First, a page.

a mandate to start doing things different than we have done."
The $4,500 spending requirement for
those who have not yet applied but want to use CFU was a "dumb
number," Schafer said with some disgust. "There's no facts
or accounting behind it. That's a random number."
As for how many acres USDA thinks will
actually be hayed or grazed, the two officials said it
would be the 3 million acre figure they've been working with. Some 4,000
applications were already approved out of 10,000 total applications at
the time of the Temporary Restraining Order (TRO). Schafer said "We'll
see how many of the remaining applications qualify."
But despite the displeasure at the $4,500 requirement, Schafer
also confirmed that they are not going to appeal the decision.
-- Moving to the issue of CRP early out
without penalty, Schafer and Conner said they are not
aware that an Environmental Impact Statement or an Environmental Impact
Analysis had been done.
"It's our intention at this point, and this is without 15
lawyers being in the room right now, that we will deal with this as
we have always dealt with it, using the same environmental systems to
make the same determinations," Schafer said.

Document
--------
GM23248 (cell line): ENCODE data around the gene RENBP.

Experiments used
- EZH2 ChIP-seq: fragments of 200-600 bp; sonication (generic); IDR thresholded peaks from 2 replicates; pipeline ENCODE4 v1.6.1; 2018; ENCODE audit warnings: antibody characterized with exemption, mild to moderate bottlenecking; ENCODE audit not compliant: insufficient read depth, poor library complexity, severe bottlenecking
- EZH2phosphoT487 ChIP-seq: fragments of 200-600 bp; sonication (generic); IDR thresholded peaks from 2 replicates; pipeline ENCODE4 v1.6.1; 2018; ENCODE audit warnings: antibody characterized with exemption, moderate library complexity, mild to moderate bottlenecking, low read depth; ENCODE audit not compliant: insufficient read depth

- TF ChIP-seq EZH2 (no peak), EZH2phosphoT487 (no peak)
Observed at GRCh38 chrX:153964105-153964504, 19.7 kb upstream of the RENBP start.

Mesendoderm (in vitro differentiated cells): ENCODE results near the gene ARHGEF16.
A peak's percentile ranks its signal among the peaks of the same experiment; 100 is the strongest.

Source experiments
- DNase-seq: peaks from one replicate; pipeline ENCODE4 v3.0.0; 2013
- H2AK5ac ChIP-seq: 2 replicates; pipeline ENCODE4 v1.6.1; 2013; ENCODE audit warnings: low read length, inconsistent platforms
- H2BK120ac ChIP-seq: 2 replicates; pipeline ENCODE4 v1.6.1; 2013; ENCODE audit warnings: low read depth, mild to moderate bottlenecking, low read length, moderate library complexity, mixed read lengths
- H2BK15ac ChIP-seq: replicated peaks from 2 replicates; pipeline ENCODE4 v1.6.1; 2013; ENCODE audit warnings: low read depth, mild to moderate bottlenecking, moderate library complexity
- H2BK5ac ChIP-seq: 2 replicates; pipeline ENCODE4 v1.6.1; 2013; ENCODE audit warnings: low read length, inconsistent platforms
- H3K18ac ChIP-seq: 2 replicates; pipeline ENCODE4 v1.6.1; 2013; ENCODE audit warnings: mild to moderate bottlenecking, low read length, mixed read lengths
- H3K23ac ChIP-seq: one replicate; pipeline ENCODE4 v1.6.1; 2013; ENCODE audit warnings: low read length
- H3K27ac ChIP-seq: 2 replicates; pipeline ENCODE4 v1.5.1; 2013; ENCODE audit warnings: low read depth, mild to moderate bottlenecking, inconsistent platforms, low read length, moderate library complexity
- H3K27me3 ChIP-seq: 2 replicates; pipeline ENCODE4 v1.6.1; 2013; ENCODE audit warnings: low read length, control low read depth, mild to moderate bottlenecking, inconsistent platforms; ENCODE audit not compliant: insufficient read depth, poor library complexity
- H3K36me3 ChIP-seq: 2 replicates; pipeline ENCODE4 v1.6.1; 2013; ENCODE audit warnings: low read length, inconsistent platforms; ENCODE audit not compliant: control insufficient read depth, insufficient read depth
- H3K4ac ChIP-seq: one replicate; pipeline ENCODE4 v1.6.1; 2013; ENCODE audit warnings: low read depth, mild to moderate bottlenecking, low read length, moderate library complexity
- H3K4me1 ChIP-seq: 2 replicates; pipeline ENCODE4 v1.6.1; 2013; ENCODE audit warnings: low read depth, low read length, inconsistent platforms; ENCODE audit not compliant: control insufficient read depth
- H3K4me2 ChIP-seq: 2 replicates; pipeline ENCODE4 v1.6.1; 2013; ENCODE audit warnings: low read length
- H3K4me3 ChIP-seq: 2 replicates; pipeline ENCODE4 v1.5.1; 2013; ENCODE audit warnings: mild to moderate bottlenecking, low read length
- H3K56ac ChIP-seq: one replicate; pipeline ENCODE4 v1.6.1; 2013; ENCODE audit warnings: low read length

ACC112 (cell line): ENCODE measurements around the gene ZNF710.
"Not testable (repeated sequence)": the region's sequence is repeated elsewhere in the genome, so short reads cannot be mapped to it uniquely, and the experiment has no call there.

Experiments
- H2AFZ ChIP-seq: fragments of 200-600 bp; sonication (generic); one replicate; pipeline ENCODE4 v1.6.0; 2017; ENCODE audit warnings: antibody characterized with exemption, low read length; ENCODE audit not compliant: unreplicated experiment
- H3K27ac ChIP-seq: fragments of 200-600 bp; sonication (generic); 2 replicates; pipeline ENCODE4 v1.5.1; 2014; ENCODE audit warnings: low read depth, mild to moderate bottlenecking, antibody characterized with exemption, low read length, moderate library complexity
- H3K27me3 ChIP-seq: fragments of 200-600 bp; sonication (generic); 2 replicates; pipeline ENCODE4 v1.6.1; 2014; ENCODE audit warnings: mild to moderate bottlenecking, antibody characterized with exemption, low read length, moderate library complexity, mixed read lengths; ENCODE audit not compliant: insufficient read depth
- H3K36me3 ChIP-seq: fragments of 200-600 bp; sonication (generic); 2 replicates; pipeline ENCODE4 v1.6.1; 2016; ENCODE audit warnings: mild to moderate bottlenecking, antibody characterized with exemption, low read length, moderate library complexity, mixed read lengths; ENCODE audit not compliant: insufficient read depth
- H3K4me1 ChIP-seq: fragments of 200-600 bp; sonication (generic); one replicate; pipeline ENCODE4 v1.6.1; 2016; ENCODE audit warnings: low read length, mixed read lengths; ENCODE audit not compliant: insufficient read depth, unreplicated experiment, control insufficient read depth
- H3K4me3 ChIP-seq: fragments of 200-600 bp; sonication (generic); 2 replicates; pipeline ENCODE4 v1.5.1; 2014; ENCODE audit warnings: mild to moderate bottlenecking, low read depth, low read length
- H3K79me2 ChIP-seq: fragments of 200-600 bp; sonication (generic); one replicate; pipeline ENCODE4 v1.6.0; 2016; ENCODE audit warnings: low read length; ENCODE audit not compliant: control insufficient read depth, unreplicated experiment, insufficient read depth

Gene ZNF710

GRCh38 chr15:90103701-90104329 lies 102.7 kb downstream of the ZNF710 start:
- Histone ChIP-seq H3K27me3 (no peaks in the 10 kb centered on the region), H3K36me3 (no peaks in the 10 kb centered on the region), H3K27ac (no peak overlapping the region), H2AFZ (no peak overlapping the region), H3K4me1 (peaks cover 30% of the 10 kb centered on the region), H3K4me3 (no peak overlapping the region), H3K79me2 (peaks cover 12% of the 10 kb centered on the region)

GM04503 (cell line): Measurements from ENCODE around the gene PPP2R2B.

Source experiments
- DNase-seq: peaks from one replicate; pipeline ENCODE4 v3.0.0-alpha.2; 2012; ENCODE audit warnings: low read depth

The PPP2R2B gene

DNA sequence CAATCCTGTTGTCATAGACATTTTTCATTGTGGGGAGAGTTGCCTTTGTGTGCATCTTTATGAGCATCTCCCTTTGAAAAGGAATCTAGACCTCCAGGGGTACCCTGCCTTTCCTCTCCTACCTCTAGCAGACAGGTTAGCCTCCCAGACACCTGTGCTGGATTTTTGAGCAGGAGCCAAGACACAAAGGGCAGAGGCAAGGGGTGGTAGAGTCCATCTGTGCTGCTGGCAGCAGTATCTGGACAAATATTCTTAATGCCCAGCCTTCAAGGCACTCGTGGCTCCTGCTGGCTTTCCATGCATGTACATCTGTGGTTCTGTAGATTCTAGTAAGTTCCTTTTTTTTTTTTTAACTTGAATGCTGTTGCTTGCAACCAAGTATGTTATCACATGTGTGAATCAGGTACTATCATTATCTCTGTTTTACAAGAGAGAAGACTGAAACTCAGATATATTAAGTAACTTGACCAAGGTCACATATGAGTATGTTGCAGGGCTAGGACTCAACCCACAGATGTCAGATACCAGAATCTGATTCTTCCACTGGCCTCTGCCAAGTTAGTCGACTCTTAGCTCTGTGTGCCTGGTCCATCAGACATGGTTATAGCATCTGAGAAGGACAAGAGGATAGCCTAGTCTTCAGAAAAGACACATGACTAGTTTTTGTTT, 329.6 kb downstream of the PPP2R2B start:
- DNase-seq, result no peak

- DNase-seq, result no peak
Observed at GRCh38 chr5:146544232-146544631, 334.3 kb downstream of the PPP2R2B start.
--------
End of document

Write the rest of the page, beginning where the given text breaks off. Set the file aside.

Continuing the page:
However, Schafer surprisingly said the
CFU and early out issues are separate. "There have
been lots of discussions on this with lawyers and staff, and they are
two separate rulings... two separate issues," Schafer commented.
"I do not see a tie-in, but we are taking the CFU issue into consideration
based on some of the comments and decisions made by the Bench. But I don't
see one holding up or advancing the other."
Asked whether there would be a possible
per-acre penalty for taking land out of CRP early, Schafer
said, "We're looking at everything." He said the current penalty
structure is based on "what taxpayers have put into the deal. We
are sorting through this and we have not made a decision."
Regarding a timeline for a decision,
Schafer quipped, "Two weeks ago!"